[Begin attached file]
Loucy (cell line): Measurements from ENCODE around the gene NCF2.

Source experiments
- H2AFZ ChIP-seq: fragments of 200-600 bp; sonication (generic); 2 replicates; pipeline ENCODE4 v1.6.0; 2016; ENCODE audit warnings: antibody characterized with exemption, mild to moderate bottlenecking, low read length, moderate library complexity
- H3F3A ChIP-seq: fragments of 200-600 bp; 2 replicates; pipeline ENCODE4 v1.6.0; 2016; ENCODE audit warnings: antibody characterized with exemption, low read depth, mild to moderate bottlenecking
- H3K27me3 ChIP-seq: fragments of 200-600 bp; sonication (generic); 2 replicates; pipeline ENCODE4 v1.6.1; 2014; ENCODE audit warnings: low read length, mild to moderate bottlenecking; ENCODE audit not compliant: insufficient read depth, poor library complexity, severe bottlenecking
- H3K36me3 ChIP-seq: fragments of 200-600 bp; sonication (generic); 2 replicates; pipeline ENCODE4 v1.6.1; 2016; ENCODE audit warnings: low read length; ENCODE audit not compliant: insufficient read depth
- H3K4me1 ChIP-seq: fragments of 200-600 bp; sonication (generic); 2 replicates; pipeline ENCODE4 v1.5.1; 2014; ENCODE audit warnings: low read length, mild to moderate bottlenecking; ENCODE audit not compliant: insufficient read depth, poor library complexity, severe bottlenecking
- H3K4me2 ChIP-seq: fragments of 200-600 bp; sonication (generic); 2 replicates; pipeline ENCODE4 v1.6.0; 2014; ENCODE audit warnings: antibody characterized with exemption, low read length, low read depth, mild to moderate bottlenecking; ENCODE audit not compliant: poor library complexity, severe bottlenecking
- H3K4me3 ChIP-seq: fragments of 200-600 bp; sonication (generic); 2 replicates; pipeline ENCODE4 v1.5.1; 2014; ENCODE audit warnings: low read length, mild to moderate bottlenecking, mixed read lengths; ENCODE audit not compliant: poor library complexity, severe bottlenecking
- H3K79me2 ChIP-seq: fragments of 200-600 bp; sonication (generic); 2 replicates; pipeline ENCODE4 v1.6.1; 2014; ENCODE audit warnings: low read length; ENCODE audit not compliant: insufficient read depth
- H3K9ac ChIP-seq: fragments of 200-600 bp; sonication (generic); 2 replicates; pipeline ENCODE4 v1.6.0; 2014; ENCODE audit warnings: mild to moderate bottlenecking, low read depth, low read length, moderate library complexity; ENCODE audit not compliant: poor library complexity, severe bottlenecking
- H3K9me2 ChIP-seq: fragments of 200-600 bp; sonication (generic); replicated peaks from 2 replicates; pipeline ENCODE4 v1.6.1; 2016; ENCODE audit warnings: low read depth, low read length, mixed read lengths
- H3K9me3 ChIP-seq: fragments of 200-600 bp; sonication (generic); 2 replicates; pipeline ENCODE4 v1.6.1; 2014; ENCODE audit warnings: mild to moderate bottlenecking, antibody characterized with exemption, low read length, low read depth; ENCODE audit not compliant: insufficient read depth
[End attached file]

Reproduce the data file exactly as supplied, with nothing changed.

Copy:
Loucy (cell line): Measurements from ENCODE around the gene NCF2.

Source experiments
- H2AFZ ChIP-seq: fragments of 200-600 bp; sonication (generic); 2 replicates; pipeline ENCODE4 v1.6.0; 2016; ENCODE audit warnings: antibody characterized with exemption, mild to moderate bottlenecking, low read length, moderate library complexity
- H3F3A ChIP-seq: fragments of 200-600 bp; 2 replicates; pipeline ENCODE4 v1.6.0; 2016; ENCODE audit warnings: antibody characterized with exemption, low read depth, mild to moderate bottlenecking
- H3K27me3 ChIP-seq: fragments of 200-600 bp; sonication (generic); 2 replicates; pipeline ENCODE4 v1.6.1; 2014; ENCODE audit warnings: low read length, mild to moderate bottlenecking; ENCODE audit not compliant: insufficient read depth, poor library complexity, severe bottlenecking
- H3K36me3 ChIP-seq: fragments of 200-600 bp; sonication (generic); 2 replicates; pipeline ENCODE4 v1.6.1; 2016; ENCODE audit warnings: low read length; ENCODE audit not compliant: insufficient read depth
- H3K4me1 ChIP-seq: fragments of 200-600 bp; sonication (generic); 2 replicates; pipeline ENCODE4 v1.5.1; 2014; ENCODE audit warnings: low read length, mild to moderate bottlenecking; ENCODE audit not compliant: insufficient read depth, poor library complexity, severe bottlenecking
- H3K4me2 ChIP-seq: fragments of 200-600 bp; sonication (generic); 2 replicates; pipeline ENCODE4 v1.6.0; 2014; ENCODE audit warnings: antibody characterized with exemption, low read length, low read depth, mild to moderate bottlenecking; ENCODE audit not compliant: poor library complexity, severe bottlenecking
- H3K4me3 ChIP-seq: fragments of 200-600 bp; sonication (generic); 2 replicates; pipeline ENCODE4 v1.5.1; 2014; ENCODE audit warnings: low read length, mild to moderate bottlenecking, mixed read lengths; ENCODE audit not compliant: poor library complexity, severe bottlenecking
- H3K79me2 ChIP-seq: fragments of 200-600 bp; sonication (generic); 2 replicates; pipeline ENCODE4 v1.6.1; 2014; ENCODE audit warnings: low read length; ENCODE audit not compliant: insufficient read depth
- H3K9ac ChIP-seq: fragments of 200-600 bp; sonication (generic); 2 replicates; pipeline ENCODE4 v1.6.0; 2014; ENCODE audit warnings: mild to moderate bottlenecking, low read depth, low read length, moderate library complexity; ENCODE audit not compliant: poor library complexity, severe bottlenecking
- H3K9me2 ChIP-seq: fragments of 200-600 bp; sonication (generic); replicated peaks from 2 replicates; pipeline ENCODE4 v1.6.1; 2016; ENCODE audit warnings: low read depth, low read length, mixed read lengths
- H3K9me3 ChIP-seq: fragments of 200-600 bp; sonication (generic); 2 replicates; pipeline ENCODE4 v1.6.1; 2014; ENCODE audit warnings: mild to moderate bottlenecking, antibody characterized with exemption, low read length, low read depth; ENCODE audit not compliant: insufficient read depth